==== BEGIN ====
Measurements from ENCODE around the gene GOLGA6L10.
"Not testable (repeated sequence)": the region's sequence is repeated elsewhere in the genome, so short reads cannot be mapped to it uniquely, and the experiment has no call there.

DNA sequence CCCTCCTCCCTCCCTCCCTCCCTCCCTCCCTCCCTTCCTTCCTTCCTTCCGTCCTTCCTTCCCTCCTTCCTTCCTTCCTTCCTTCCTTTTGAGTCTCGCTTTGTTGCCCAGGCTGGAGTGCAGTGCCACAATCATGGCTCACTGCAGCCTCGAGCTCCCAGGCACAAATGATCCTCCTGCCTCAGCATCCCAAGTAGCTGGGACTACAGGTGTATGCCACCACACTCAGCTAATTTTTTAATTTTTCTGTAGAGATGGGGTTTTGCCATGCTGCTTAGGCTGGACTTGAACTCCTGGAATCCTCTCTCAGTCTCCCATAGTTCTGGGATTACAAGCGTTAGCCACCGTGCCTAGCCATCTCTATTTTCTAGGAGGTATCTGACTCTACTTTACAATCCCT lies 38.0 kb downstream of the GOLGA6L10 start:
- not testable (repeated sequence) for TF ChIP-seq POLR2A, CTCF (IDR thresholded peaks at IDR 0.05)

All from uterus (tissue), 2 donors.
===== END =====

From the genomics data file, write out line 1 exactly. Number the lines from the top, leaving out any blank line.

Measurements from ENCODE around the gene GOLGA6L10.